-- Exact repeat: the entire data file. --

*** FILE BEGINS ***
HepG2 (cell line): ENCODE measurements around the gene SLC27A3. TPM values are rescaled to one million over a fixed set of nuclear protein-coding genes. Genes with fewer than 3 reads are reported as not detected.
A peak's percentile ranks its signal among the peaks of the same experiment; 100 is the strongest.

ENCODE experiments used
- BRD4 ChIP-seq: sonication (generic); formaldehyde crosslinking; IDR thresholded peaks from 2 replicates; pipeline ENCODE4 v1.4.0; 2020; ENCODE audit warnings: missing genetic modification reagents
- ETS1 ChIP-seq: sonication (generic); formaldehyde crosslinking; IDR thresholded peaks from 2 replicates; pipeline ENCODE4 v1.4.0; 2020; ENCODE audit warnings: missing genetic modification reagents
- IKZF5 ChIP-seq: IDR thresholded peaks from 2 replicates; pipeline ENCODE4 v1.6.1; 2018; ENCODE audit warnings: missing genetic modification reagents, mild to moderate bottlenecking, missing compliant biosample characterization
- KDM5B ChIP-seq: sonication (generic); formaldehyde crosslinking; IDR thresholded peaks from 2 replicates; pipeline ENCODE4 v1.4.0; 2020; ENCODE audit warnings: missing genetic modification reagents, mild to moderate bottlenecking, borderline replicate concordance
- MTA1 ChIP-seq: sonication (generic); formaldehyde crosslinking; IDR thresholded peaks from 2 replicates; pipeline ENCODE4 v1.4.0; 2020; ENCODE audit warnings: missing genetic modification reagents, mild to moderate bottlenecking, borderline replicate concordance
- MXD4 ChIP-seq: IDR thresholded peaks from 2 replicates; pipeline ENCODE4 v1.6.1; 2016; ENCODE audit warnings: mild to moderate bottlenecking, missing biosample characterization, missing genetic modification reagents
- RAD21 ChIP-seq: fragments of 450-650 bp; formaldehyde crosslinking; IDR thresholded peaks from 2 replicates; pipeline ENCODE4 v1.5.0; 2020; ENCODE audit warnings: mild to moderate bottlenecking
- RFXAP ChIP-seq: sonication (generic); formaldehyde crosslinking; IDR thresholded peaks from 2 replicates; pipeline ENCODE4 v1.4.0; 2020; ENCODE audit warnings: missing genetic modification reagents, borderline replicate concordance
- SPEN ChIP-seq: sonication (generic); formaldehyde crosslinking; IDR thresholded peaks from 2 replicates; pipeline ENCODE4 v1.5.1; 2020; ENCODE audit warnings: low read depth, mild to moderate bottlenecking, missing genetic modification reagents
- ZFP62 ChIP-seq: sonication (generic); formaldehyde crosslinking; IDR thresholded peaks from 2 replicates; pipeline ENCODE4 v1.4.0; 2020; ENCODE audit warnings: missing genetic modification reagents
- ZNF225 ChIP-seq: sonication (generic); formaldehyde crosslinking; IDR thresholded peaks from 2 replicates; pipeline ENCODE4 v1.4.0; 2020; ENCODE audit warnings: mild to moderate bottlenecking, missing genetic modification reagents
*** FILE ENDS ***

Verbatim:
HepG2 (cell line): ENCODE measurements around the gene SLC27A3. TPM values are rescaled to one million over a fixed set of nuclear protein-coding genes. Genes with fewer than 3 reads are reported as not detected.
A peak's percentile ranks its signal among the peaks of the same experiment; 100 is the strongest.

ENCODE experiments used
- BRD4 ChIP-seq: sonication (generic); formaldehyde crosslinking; IDR thresholded peaks from 2 replicates; pipeline ENCODE4 v1.4.0; 2020; ENCODE audit warnings: missing genetic modification reagents
- ETS1 ChIP-seq: sonication (generic); formaldehyde crosslinking; IDR thresholded peaks from 2 replicates; pipeline ENCODE4 v1.4.0; 2020; ENCODE audit warnings: missing genetic modification reagents
- IKZF5 ChIP-seq: IDR thresholded peaks from 2 replicates; pipeline ENCODE4 v1.6.1; 2018; ENCODE audit warnings: missing genetic modification reagents, mild to moderate bottlenecking, missing compliant biosample characterization
- KDM5B ChIP-seq: sonication (generic); formaldehyde crosslinking; IDR thresholded peaks from 2 replicates; pipeline ENCODE4 v1.4.0; 2020; ENCODE audit warnings: missing genetic modification reagents, mild to moderate bottlenecking, borderline replicate concordance
- MTA1 ChIP-seq: sonication (generic); formaldehyde crosslinking; IDR thresholded peaks from 2 replicates; pipeline ENCODE4 v1.4.0; 2020; ENCODE audit warnings: missing genetic modification reagents, mild to moderate bottlenecking, borderline replicate concordance
- MXD4 ChIP-seq: IDR thresholded peaks from 2 replicates; pipeline ENCODE4 v1.6.1; 2016; ENCODE audit warnings: mild to moderate bottlenecking, missing biosample characterization, missing genetic modification reagents
- RAD21 ChIP-seq: fragments of 450-650 bp; formaldehyde crosslinking; IDR thresholded peaks from 2 replicates; pipeline ENCODE4 v1.5.0; 2020; ENCODE audit warnings: mild to moderate bottlenecking
- RFXAP ChIP-seq: sonication (generic); formaldehyde crosslinking; IDR thresholded peaks from 2 replicates; pipeline ENCODE4 v1.4.0; 2020; ENCODE audit warnings: missing genetic modification reagents, borderline replicate concordance
- SPEN ChIP-seq: sonication (generic); formaldehyde crosslinking; IDR thresholded peaks from 2 replicates; pipeline ENCODE4 v1.5.1; 2020; ENCODE audit warnings: low read depth, mild to moderate bottlenecking, missing genetic modification reagents
- ZFP62 ChIP-seq: sonication (generic); formaldehyde crosslinking; IDR thresholded peaks from 2 replicates; pipeline ENCODE4 v1.4.0; 2020; ENCODE audit warnings: missing genetic modification reagents
- ZNF225 ChIP-seq: sonication (generic); formaldehyde crosslinking; IDR thresholded peaks from 2 replicates; pipeline ENCODE4 v1.4.0; 2020; ENCODE audit warnings: mild to moderate bottlenecking, missing genetic modification reagents